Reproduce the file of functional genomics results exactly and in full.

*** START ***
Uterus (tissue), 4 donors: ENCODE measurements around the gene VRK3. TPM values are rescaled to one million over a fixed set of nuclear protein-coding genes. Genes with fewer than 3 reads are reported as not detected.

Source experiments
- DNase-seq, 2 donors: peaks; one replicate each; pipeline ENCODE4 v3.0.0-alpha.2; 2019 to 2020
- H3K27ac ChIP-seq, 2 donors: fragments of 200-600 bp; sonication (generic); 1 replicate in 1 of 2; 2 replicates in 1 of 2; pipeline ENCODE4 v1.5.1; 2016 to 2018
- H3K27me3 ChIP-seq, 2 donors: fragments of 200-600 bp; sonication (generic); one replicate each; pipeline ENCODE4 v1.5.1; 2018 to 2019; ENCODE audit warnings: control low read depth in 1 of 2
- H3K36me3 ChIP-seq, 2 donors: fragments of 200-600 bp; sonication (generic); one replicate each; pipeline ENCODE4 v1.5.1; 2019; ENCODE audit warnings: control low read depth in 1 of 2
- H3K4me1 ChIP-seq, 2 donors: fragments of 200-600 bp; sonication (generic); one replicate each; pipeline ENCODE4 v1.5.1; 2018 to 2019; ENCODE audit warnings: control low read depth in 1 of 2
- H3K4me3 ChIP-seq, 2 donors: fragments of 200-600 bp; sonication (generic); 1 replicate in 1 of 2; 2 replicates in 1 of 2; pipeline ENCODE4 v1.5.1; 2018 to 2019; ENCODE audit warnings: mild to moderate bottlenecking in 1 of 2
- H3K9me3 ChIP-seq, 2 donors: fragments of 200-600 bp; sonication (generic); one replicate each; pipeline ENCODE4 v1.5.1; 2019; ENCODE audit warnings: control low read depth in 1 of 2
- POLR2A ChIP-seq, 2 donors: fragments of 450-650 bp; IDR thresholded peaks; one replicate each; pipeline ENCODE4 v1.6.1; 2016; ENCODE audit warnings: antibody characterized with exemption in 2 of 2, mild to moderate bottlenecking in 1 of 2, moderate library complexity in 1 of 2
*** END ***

Uterus (tissue), 4 donors: ENCODE measurements around the gene VRK3. TPM values are rescaled to one million over a fixed set of nuclear protein-coding genes. Genes with fewer than 3 reads are reported as not detected.

Source experiments
- DNase-seq, 2 donors: peaks; one replicate each; pipeline ENCODE4 v3.0.0-alpha.2; 2019 to 2020
- H3K27ac ChIP-seq, 2 donors: fragments of 200-600 bp; sonication (generic); 1 replicate in 1 of 2; 2 replicates in 1 of 2; pipeline ENCODE4 v1.5.1; 2016 to 2018
- H3K27me3 ChIP-seq, 2 donors: fragments of 200-600 bp; sonication (generic); one replicate each; pipeline ENCODE4 v1.5.1; 2018 to 2019; ENCODE audit warnings: control low read depth in 1 of 2
- H3K36me3 ChIP-seq, 2 donors: fragments of 200-600 bp; sonication (generic); one replicate each; pipeline ENCODE4 v1.5.1; 2019; ENCODE audit warnings: control low read depth in 1 of 2
- H3K4me1 ChIP-seq, 2 donors: fragments of 200-600 bp; sonication (generic); one replicate each; pipeline ENCODE4 v1.5.1; 2018 to 2019; ENCODE audit warnings: control low read depth in 1 of 2
- H3K4me3 ChIP-seq, 2 donors: fragments of 200-600 bp; sonication (generic); 1 replicate in 1 of 2; 2 replicates in 1 of 2; pipeline ENCODE4 v1.5.1; 2018 to 2019; ENCODE audit warnings: mild to moderate bottlenecking in 1 of 2
- H3K9me3 ChIP-seq, 2 donors: fragments of 200-600 bp; sonication (generic); one replicate each; pipeline ENCODE4 v1.5.1; 2019; ENCODE audit warnings: control low read depth in 1 of 2
- POLR2A ChIP-seq, 2 donors: fragments of 450-650 bp; IDR thresholded peaks; one replicate each; pipeline ENCODE4 v1.6.1; 2016; ENCODE audit warnings: antibody characterized with exemption in 2 of 2, mild to moderate bottlenecking in 1 of 2, moderate library complexity in 1 of 2